New Loveland Service Center changing lives

Community needs assessed to ensure center has maximum positive impact.

By Caramie Petrowsky –

In the six months that The Salvation Army Service Center in Loveland, Colo., has been open, it has made an impact on local residents.

Grand-Opening-Community-Celebration[2]Prior to March 1, the center was a service extension unit, lacking a physical location.  

“Now that we’re open as a center, we’re able to provide additional services that were not available before,” said Olga Duvall, the Loveland Service Center Coordinator.

Before opening the doors at its downtown location, Duvall talked to other community organizations and families to figure out the gaps in community services available to local residents.

“Every person said ‘we need additional rent assistance so that if something happens, if a person loses a job or gets an illness and they aren’t able to pay their rent, they don’t become homeless,’” Duvall said. “With rent assistance, we’re able to keep families in their homes.”

Gloria is one woman who has benefited from the new Loveland Service Center. While Gloria was going through a round of chemotherapy, her landlord decided to sell the house she’d been renting.

“She was one step from being homeless,” Duvall said. “She had found another place to go, but she didn’t have enough money to pay her deposit and the first month’s rent.”

The Salvation Army helped with a portion of her move-in costs.

“Now she’s able to rest at her new home,” Duvall said. “She wrote us a beautiful thank you card that said: ‘Your help really is appreciated. Thank you so much for being there at a time when everything in my world is so different. All things are possible through Christ Jesus.’”

Volunteer Margaret McKenzie, Service Center Coordinator Olga Duvall and volunteer Vicki Sears in front of The Salvation Army Service Center in Loveland, Colo.

Volunteer Margaret McKenzie, Service Center Coordinator Olga Duvall and volunteer Vicki Sears in front of The Salvation Army Service Center in Loveland, Colo.

Along with rent assistance and offering basic necessities, like food and clothing, the center is partnering with veteran services. Each Wednesday, a representative from the U.S. Department of Veteran’s Affairs (VA) comes to the center to meet with homeless veterans face to face and, depending on their situation, refer them to the correct services. It was Don, a senior citizen experiencing homelessness, who gave Duvall the idea to connect with VA services.

“Don started coming in daily for a cup of tea and a snack,” Duvall said. “We realized he was very sick and didn’t have a way to get to the VA hospital. The nearest one is in Denver—60 miles away. Once we invited a VA rep, he met with him and was able to refer Don to the VA’s homeless veterans’ program. Now he’s in transitional housing and his health is back to normal. He’s awaiting permanent housing now.”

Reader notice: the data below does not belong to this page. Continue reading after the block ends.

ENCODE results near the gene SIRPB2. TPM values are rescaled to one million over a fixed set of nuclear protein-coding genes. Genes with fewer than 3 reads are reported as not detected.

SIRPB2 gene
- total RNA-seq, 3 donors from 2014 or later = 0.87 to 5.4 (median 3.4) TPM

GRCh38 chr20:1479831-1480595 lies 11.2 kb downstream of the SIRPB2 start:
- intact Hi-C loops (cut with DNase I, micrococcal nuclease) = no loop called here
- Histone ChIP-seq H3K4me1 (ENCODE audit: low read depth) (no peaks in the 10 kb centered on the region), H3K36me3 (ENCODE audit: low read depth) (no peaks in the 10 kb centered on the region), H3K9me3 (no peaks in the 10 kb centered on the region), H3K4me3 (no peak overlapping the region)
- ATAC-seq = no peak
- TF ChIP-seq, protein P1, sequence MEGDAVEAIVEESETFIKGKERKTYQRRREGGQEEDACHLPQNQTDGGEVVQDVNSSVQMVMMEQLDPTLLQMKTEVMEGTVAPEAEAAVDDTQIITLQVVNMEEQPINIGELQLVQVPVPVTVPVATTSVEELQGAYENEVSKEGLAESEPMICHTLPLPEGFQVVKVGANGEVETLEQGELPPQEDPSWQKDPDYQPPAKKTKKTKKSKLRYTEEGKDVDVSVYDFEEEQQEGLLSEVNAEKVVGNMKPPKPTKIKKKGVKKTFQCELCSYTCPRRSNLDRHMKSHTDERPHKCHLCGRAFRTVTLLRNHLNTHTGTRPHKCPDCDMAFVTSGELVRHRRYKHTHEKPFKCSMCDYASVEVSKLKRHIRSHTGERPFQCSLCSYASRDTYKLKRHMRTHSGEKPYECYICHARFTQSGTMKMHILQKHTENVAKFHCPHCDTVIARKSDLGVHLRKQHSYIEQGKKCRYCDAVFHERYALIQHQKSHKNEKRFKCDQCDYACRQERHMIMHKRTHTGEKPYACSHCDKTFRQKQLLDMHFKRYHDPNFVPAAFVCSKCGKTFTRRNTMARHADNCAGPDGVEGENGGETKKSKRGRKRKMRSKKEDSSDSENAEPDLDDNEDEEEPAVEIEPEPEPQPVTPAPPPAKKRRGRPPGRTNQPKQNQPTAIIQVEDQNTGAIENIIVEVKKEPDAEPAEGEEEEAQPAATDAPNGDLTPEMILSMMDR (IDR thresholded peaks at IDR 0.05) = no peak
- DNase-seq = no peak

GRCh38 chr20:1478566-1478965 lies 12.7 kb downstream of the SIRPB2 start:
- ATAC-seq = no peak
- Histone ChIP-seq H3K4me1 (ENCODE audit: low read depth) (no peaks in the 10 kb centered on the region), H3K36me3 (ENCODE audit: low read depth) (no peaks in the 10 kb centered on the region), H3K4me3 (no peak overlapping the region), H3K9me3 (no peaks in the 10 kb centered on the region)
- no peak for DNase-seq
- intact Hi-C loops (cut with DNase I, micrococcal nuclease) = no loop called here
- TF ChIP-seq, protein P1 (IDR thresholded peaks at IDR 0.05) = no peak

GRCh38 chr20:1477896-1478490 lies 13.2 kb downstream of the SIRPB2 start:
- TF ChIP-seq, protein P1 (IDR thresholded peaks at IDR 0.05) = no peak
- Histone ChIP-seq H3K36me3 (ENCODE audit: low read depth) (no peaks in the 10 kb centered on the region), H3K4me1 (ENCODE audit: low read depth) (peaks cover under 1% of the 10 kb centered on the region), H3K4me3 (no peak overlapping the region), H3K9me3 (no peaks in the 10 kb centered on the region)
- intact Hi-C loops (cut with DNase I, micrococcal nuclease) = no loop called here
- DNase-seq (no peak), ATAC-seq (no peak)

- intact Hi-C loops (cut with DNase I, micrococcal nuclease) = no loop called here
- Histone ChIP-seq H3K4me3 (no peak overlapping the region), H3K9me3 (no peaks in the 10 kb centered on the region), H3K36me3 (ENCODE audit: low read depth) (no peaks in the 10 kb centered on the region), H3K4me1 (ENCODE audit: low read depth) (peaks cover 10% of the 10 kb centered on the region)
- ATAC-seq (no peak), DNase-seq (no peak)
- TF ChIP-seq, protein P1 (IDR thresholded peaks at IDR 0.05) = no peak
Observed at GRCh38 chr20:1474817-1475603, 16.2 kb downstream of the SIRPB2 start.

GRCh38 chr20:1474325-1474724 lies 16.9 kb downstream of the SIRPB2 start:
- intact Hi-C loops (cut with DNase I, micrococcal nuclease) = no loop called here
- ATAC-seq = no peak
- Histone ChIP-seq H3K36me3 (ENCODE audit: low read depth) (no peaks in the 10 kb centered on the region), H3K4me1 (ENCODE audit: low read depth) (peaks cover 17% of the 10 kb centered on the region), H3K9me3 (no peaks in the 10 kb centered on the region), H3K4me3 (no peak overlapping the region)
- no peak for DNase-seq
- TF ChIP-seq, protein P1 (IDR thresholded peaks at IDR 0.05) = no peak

Community members identified transportation issues as another place the new center could help. The Salvation Army provides bus passes that help individuals get to their jobs or to doctor appointments.  

“Scott was hired in the nearby city of Fort Collins but he was homeless and didn’t have the initial money to buy bus tickets every day to get to work,” Duvall said. The center gave him a monthly pass, which in turn will help him save money to use to find a place to live, Duvall said. Last she knew, Scott was looking for an affordable place to live and saving money for his own vehicle.

“We haven’t seen too much of him because we think he’s working,” she said. “It’s a good sign when we don’t see people. Once people are able to overcome their difficulty and get back on their feet, it’s natural they don’t come anymore.”

Much of the center’s success is due to Duvall’s leadership. The Russian immigrant celebrates 20 years working with The Salvation Army this year. She started as an interpreter in 1996 when she translated for a missionary team in Volgograd, Russia. That’s when she learned about God and about The Salvation Army.

“I fell in love with ministry and have stayed ever since,” she said.

Duvall met her husband at The Salvation Army High Peak Camp in Estes Park, where she’d been invited to work during the summer. Eventually she ended up working as the social services director in Fort Collins for a decade. She jumped at the opportunity to open the Loveland Service Center, she said.

“This is the opportunity of a lifetime, to be able to start something new from the ground up in a place where there’s a lot of need,” said Duvall, whose long-term goal for the center is to transition to a full-service Salvation Army corps offering church services, Bible studies and youth programs.

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